President Obama noted that all of his African guests face difficult political challenges at home, but that those struggles had been largely supplanted by stability and economic progress.
Other leaders at the meeting included those from Cape Verde, Senegal and Sierra Leon.
President Obama said improved governance is taking route in Africa as evidenced by the leaders who sat with him at the White House.
“The reason that I am meeting with these four it may exemplify the progress that we are seeing in Africa.
“All of them have had to deal with some extraordinary challenges; Sierra Leon just ten year ago was in the middle of the brutal war as we have never seen and as of now we have seen consecutive free and fair elections.
Earlier in an interview with VOA, Sierra Leon president echoed Obama’s comments saying “nobody should get to leadership or power other than through the ballot box.”
And President Obama said the goal is to build on those gains.
“What we have learnt over the last several decades is that when you got good governance, when you have democracies that work sound management of public funds, transparency, it turns out that, that is not only good for the state and the functioning of the government but also for economic development.
And on the economic side, the American leader noted that Africa is making great strides.
“Africa is actually been growing faster like almost every other region of the world. It started on the low base and it still has a lot of work to do. That means building human capacity, improving education and job skills for rapidly growing and young population,” said Obama.
President Obama then assured the leaders that the United States will be a partner for achieving further progress in their countries.
After the meeting, Malawi president Banda wrote on her facebook page Her Excellency Dr Joyce Banda that “I feel honoured to be invited to the White House and meet the United States President, Barack Obama”.
“I and the USA president held very important talks about Malawi , Southern Africa and the support United States Government provides to the region on peace , security and economic stability.”
She further wrote: “In the history of our nation (Malawi) , I feel humbled to be the first president to be invited to the White House to meet the USA counterpart to have talks that focus on the interests of the people of Malawi , Southern African region and the United States of America .
“It is my obligation, as your president, to make sure our country does not isolate itself from its International partners, in particular, the United States of America that has always been supportive of our democracy/ peace, trade, economic development and health programs.”
Malawi ranks among the world’s most densely populated and least developed countries. The economy is predominately agricultural with about 80% of the population living in rural areas. Agriculture, which has benefited from fertilizer subsidies since 2006, accounts for one-third of GDP and 90% of export revenues. The performance of the tobacco sector is key to short-term growth as tobacco accounts for more than half of exports. The economy depends on substantial inflows of economic assistance from the IMF, the World Bank, and individual donor nations. In 2006, Malawi was approved for relief under the Heavily Indebted Poor Countries (HIPC) program. In December 2007, the US granted Malawi eligibility status to receive financial support within the Millennium Challenge Corporation (MCC) initiative.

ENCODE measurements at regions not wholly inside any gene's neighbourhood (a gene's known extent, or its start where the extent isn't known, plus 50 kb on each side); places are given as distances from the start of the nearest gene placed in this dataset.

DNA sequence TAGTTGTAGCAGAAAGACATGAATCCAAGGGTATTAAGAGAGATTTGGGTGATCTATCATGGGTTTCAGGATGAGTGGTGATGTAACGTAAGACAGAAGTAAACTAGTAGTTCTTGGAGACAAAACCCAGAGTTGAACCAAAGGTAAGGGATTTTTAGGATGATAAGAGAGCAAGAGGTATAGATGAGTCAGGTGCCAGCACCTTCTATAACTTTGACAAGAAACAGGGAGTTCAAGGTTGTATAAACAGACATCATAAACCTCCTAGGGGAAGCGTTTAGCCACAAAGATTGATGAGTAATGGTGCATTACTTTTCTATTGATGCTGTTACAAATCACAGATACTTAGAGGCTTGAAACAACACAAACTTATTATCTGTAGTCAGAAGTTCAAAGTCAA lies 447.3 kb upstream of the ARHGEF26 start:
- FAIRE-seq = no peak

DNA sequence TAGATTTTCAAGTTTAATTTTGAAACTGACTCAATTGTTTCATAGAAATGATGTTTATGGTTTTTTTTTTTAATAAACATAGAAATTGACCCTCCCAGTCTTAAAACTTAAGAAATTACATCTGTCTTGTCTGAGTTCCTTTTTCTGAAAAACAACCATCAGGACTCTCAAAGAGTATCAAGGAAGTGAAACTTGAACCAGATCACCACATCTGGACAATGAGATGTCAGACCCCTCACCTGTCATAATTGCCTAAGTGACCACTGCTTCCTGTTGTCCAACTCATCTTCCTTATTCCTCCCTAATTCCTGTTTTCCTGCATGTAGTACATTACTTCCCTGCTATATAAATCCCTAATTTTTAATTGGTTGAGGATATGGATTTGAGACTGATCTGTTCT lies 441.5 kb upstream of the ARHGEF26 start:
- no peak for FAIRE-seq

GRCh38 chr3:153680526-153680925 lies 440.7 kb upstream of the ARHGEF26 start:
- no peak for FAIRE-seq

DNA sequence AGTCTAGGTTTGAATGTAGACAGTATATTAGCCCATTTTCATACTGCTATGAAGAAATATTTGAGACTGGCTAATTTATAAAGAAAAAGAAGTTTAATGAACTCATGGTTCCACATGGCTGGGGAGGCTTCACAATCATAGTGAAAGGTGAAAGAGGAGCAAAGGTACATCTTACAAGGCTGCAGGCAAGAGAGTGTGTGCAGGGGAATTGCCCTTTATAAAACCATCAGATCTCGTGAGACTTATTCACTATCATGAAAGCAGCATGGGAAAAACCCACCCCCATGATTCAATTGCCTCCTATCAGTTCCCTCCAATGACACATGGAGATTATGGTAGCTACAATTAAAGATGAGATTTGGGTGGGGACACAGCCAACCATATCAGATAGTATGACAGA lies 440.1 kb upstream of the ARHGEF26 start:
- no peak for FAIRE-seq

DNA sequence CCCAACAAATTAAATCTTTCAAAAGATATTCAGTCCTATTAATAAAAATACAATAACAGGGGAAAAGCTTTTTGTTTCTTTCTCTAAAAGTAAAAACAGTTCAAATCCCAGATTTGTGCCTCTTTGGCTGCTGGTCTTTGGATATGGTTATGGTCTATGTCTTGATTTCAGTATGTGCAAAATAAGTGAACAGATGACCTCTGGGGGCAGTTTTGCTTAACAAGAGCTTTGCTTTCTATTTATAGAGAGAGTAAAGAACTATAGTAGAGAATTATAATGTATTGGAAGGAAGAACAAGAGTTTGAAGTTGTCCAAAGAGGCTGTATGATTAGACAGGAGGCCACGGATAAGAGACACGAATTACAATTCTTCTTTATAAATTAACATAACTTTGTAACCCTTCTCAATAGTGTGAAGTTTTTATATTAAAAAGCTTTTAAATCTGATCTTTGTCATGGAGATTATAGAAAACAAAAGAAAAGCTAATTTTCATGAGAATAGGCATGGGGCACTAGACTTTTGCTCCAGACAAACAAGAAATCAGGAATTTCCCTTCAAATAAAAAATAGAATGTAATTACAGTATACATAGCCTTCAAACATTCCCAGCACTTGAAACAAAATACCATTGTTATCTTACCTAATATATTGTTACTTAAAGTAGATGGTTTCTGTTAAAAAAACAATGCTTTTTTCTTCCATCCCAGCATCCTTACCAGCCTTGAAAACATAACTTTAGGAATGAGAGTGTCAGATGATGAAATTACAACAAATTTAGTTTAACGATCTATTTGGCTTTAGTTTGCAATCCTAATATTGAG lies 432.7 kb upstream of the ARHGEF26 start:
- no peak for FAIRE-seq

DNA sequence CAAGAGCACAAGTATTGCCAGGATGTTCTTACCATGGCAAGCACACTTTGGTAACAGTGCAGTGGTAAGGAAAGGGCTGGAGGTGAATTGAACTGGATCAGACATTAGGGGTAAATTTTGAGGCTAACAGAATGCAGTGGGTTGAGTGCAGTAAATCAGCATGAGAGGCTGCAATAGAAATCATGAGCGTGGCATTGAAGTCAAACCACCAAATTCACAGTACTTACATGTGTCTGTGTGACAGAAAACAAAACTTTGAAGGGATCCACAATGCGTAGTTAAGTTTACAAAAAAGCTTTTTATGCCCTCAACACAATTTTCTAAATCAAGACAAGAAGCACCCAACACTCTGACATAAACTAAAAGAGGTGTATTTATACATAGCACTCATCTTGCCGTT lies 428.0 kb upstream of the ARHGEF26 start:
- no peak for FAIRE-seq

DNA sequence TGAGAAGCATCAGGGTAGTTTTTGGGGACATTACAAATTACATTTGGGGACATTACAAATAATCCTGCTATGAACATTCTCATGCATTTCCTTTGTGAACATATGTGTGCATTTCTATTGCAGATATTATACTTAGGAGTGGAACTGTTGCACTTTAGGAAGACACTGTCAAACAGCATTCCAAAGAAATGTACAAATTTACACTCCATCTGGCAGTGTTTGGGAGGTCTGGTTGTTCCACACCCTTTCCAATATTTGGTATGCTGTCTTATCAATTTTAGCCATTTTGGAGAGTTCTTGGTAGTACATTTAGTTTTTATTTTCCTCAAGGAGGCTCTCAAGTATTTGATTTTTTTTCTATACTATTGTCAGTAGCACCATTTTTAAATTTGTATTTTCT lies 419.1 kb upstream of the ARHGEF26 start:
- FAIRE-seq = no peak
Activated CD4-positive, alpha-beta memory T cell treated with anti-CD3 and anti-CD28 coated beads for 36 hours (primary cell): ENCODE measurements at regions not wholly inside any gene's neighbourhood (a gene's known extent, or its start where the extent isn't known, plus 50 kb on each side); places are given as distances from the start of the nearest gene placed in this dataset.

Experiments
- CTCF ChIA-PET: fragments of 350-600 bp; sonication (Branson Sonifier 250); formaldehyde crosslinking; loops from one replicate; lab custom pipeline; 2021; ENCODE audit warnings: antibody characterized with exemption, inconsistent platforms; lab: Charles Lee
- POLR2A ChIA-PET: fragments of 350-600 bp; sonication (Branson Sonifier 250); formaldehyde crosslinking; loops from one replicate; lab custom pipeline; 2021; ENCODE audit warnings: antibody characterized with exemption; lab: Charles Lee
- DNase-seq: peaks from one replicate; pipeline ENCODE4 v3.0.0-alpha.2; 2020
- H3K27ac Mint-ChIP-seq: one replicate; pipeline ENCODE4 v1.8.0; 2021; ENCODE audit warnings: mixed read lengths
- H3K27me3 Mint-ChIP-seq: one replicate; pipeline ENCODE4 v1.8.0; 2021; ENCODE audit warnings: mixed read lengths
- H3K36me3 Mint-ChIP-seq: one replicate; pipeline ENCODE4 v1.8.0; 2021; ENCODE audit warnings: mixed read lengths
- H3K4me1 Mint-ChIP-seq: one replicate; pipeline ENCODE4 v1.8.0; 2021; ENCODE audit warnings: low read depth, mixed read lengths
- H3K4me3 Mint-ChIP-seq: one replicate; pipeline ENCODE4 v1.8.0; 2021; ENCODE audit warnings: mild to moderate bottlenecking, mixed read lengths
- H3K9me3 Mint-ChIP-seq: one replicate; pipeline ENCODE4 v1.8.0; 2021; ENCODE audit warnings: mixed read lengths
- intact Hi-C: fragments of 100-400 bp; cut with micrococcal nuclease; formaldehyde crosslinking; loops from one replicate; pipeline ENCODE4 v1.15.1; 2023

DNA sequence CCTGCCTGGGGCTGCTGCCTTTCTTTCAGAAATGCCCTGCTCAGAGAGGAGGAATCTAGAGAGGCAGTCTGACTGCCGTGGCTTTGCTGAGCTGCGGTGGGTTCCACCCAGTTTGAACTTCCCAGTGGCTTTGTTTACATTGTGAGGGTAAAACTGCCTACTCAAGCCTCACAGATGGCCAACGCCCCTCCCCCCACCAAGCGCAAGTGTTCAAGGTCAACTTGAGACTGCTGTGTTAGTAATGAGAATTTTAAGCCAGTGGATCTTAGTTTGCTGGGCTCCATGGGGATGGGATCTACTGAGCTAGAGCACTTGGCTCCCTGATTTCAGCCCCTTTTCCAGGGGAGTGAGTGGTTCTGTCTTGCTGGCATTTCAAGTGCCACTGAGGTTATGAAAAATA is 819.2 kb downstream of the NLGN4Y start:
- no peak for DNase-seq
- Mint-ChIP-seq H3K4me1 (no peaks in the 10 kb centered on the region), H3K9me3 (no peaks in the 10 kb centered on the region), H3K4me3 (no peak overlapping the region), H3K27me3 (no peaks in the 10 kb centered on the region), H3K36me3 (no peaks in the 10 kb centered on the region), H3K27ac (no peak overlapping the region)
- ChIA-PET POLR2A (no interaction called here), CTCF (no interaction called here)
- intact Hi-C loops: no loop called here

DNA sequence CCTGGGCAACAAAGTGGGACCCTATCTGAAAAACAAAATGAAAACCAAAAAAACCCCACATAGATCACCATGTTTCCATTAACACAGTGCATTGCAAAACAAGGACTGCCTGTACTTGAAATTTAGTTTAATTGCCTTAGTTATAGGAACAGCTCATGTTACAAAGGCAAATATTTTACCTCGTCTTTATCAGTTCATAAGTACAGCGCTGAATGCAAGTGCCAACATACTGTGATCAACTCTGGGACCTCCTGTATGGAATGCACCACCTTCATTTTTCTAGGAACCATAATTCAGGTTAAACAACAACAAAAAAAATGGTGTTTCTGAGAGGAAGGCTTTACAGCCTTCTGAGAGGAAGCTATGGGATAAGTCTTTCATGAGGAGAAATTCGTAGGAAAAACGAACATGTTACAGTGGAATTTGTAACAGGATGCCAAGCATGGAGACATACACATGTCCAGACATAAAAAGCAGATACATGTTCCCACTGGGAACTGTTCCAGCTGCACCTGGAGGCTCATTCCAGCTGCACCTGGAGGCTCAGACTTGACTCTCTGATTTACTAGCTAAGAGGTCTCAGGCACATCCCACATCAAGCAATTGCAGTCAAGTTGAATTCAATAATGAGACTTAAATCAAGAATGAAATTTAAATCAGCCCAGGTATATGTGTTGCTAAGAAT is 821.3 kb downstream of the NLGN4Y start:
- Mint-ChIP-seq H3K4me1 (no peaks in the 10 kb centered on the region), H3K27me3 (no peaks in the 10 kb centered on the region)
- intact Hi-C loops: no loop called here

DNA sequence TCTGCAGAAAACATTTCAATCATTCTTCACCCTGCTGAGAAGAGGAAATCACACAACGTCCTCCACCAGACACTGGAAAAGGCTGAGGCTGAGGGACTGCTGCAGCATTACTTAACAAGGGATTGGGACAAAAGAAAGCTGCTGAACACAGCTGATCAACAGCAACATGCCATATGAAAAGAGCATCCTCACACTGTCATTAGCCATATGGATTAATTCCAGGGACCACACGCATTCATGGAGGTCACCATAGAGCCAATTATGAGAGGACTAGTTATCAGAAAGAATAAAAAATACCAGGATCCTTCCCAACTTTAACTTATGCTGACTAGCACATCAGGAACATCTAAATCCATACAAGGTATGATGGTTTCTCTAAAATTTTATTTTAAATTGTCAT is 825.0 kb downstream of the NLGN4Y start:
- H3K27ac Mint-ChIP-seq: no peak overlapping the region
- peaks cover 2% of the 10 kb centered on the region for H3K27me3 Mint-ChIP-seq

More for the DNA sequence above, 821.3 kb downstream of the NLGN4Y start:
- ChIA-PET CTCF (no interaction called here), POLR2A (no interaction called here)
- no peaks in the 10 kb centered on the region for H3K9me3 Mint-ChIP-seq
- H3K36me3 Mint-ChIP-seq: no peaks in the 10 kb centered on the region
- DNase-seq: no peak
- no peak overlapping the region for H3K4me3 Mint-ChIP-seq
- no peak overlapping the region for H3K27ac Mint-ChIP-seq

The government faces many challenges including developing a market economy, improving educational facilities, facing up to environmental problems, dealing with the rapidly growing problem of HIV/AIDS, and satisfying foreign donors that fiscal discipline is being tightened. Since 2005 President MUTHARIKA’S government has exhibited improved financial discipline under the guidance of Finance Minister Goodall GONDWE and signed a three year Poverty Reduction and Growth Facility worth $56 million with the IMF. The government has announced infrastructure projects that could yield improvements, such as a new oil pipeline for better fuel access, and the potential for a waterway link through Mozambican rivers to the ocean for better transportation options. Since 2009, however, Malawi has experienced some setbacks, including a general shortage of foreign exchange, which has damaged its ability to pay for imports, and fuel shortages that hinder transportation and productivity. Investment fell 23% in 2009, and continued to decline in 2010. The government has failed to address barriers to investment such as unreliable power, water shortages, poor telecommunications infrastructure, and the high costs of services. Donors, who provided an average of 36% of government revenue in the past five year, suspended general budget support for Malawi in 2011 due to a negative IMF review and governance issues.